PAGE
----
The Barbados Agricultural Society (BAS) is taking Government to task for not putting enough measures in place to foster increased food production in Barbados.
On Monday during the launch of the Capacity Building in Papaya Production at the Ministry of Agriculture headquarters, Graeme Hall, Christ Church, chief executive officer of the BAS James Paul said he was concerned that the ministry was hosting a number of talkshops that may not lead to improved yields. He was also worried about the lands being taken out of agricultural production for “foolishness”.
“We talk about the 25 by 25 initiative (CARICOM’s goal to reduce food imports by 25 per cent by 2025). We like to come up with these phrases in the agriculture sector because sometimes it seems that when we talk about growth that is what we mean. Every five or few years or so we come up with a buzzword that says that is something new, but it is distracting,” he said.
“What we really need to see in the sector is real growth, real production. We need to stop this thinking that every time we hold a workshop that automatically things will happen.
“A lot of these things will not mean anything, if at the end of the day you are not producing anything. Sometimes we bring together people in a beautiful building . . . but at the end of the day, what targets are we setting for the sector?”
Paul said that farmers were on the ground and experiencing real challenges and in many instances they just needed access to resources to combat the problems and the ministry should focus on empowering them.
“Sometimes the real issue is that we do not seek to understand what the issues are that farmers are having and how we bring resources to bear, not on the things that we imagine that they do but really, on the issues farmers are having.
“Too often . . . we have situations where people get up with some idea, it has no relation to whatever the sector is experiencing at the time, but somehow we don’t bring the resources to bear to address the real issues that farmers might be having that might just need a bit of tweaking . . .”
Paul added that it was time for the ministry to set production targets and establish objectives for what it wanted to achieve.
“We also have to translate it in terms of acreage because at the same time when we talk about production, what acreage are we talking about . . . If we have ten acres today, how do we get it up to 20, 30, 40 acres?
“It is inexcusable that when you walk around Barbados you see the amount of land that is being taken out of agriculture for foolishness . . . when we should be actually using that as a means of pushing production. . .”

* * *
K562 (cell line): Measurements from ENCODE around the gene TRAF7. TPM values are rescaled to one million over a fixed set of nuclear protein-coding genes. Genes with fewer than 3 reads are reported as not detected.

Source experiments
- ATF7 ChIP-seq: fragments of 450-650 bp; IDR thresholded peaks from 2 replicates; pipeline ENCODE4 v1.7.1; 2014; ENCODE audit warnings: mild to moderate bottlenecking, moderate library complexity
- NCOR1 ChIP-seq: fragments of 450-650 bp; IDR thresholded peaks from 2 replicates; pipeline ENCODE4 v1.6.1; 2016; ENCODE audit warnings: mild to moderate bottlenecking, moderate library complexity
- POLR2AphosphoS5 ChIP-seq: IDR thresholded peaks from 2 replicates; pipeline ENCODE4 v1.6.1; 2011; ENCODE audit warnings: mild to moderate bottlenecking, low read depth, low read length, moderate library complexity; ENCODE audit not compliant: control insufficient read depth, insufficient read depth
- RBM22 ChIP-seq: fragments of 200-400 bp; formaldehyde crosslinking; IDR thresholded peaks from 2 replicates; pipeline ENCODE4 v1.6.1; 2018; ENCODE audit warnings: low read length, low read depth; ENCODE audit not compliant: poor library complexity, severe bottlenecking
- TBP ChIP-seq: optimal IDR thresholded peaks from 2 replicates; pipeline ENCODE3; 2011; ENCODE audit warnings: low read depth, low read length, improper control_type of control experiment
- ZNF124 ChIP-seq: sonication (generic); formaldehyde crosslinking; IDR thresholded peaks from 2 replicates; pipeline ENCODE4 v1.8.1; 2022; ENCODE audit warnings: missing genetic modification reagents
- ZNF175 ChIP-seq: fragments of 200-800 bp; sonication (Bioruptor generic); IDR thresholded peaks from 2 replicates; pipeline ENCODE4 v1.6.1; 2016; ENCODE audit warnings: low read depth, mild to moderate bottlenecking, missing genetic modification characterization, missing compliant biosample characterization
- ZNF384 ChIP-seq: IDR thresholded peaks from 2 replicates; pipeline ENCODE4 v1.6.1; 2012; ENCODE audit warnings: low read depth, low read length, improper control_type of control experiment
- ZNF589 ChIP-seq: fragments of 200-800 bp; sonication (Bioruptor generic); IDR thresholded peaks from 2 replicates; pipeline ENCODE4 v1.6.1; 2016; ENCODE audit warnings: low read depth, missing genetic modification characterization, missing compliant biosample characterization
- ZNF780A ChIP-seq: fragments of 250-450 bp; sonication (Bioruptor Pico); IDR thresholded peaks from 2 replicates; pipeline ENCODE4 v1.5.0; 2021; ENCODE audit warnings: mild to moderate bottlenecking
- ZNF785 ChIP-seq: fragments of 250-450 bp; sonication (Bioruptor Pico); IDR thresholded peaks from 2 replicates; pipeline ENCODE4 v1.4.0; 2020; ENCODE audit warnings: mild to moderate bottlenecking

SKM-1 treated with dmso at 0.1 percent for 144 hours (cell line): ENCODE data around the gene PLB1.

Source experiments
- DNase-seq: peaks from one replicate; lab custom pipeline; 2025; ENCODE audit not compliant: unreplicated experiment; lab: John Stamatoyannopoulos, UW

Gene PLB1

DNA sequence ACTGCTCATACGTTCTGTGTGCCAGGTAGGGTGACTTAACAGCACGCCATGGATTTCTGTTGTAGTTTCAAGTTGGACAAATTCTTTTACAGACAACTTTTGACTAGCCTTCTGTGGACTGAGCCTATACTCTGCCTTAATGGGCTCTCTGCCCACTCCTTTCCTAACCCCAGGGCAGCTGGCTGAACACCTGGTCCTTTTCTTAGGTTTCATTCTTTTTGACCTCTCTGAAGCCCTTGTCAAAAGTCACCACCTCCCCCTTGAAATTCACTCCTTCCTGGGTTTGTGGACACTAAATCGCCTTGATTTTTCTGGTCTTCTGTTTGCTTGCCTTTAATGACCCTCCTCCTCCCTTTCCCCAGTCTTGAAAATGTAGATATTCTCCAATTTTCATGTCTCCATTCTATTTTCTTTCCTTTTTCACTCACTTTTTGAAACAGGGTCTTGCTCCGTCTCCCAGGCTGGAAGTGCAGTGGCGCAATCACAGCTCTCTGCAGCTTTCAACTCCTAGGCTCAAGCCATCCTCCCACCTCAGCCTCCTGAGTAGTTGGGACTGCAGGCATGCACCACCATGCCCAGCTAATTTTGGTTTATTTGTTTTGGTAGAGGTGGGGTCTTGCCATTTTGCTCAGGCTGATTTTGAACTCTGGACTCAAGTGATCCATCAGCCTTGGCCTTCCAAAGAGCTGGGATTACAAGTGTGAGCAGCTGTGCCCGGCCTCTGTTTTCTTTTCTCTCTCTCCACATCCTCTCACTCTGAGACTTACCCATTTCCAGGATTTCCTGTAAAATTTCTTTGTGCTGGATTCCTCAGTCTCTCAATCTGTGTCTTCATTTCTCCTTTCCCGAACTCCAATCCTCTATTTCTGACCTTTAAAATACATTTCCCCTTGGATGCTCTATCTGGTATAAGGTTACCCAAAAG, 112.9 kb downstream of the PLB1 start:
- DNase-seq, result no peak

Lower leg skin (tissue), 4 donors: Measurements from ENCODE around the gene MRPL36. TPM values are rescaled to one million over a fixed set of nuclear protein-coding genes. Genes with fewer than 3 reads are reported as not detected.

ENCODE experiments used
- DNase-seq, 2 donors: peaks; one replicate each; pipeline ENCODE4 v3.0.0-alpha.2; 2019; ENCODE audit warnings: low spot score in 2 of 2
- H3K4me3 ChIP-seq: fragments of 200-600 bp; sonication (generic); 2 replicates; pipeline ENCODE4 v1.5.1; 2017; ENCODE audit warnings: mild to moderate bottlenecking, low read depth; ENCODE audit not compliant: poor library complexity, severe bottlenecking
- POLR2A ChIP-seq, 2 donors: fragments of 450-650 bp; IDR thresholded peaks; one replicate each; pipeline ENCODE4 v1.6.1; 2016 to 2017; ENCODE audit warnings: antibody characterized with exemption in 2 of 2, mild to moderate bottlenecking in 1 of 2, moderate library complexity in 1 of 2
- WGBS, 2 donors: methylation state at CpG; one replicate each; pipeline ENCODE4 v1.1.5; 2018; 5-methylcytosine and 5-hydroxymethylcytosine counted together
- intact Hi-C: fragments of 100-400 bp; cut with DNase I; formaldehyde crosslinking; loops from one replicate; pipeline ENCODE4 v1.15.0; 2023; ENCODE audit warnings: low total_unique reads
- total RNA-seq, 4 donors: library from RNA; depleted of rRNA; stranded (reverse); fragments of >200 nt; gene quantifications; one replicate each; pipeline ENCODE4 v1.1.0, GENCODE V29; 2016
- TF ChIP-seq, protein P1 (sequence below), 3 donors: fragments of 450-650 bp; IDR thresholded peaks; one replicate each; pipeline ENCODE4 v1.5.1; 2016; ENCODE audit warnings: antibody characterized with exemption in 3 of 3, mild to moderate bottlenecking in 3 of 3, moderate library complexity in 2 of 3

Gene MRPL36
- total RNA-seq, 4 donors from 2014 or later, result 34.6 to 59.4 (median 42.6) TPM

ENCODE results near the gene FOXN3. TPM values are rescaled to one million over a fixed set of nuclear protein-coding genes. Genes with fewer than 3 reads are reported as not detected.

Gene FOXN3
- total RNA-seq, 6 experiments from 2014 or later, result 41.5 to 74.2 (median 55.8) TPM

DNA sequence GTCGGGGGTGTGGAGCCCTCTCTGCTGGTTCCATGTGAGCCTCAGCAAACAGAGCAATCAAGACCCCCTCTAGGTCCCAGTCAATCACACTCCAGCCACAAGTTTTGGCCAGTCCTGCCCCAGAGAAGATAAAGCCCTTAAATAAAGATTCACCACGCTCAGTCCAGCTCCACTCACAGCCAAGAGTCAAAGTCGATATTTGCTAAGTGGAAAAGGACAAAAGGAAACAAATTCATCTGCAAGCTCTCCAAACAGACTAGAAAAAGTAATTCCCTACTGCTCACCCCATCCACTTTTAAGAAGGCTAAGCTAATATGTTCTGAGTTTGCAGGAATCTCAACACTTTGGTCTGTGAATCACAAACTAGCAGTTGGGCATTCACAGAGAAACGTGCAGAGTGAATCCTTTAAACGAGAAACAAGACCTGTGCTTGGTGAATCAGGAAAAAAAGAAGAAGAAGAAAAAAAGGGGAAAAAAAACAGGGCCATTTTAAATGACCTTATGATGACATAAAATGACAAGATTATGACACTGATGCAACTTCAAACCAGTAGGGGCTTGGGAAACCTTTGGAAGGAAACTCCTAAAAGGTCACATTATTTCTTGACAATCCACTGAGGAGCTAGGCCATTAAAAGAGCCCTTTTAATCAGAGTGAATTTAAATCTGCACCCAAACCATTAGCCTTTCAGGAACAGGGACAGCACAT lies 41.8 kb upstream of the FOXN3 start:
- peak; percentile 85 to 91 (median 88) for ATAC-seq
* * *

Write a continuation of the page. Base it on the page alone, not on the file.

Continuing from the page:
The BAS head added that there also needed to be a strong marketing campaign, involving supermarkets and other stakeholders to prompt consumers to buy local food.
He said that one should not assume that because something was grown locally, that consumers would gravitate towards it as the strong North American media influences entice buyers to the point where locals believed imported food was superior to local food.
During the event, Minister of Agriculture Indar Weir said that his ministry was also looking to train 100 field officers to gather critical information from farmers so the ministry would have an exact idea of what is being planted across the island, when and where and the amount of acreage in production.
Meanwhile, acting Chief Agriculture Officer Michael James said that papaya, commonly called pawpaw, was a fruit in high demand locally and internationally but local production continued to be significantly impacted by the papaya bunchy top disease.
He said that years ago Barbados was self-sufficient in papaya but in recent times the fruit was in decline.
Economist Damian Coppin said Barbados produced an average of 156 755 kilogrammes of papaya annually, which represented 66 per cent of what was consumed locally .
He said the other 34 per cent, or 79 586 kilogrammes, was imported mostly from Trinidad.
Coppin added that if Barbados ramped up production it would be able to satisfy the needs of the domestic market and could supply papayas to the international market as well.
He said the United States imported the most papaya in the world and as a neighbouring hemispheric state, Barbados could easily tap into this market.
The ministry’s papaya initiative involves training workshops for farmers and the creation of a papaya production booklet, in which farmers and other interested persons could learn best practices and how to cope with the incurable disease, which causes the leaves at the top of the tree to molt and then affects the other leaves.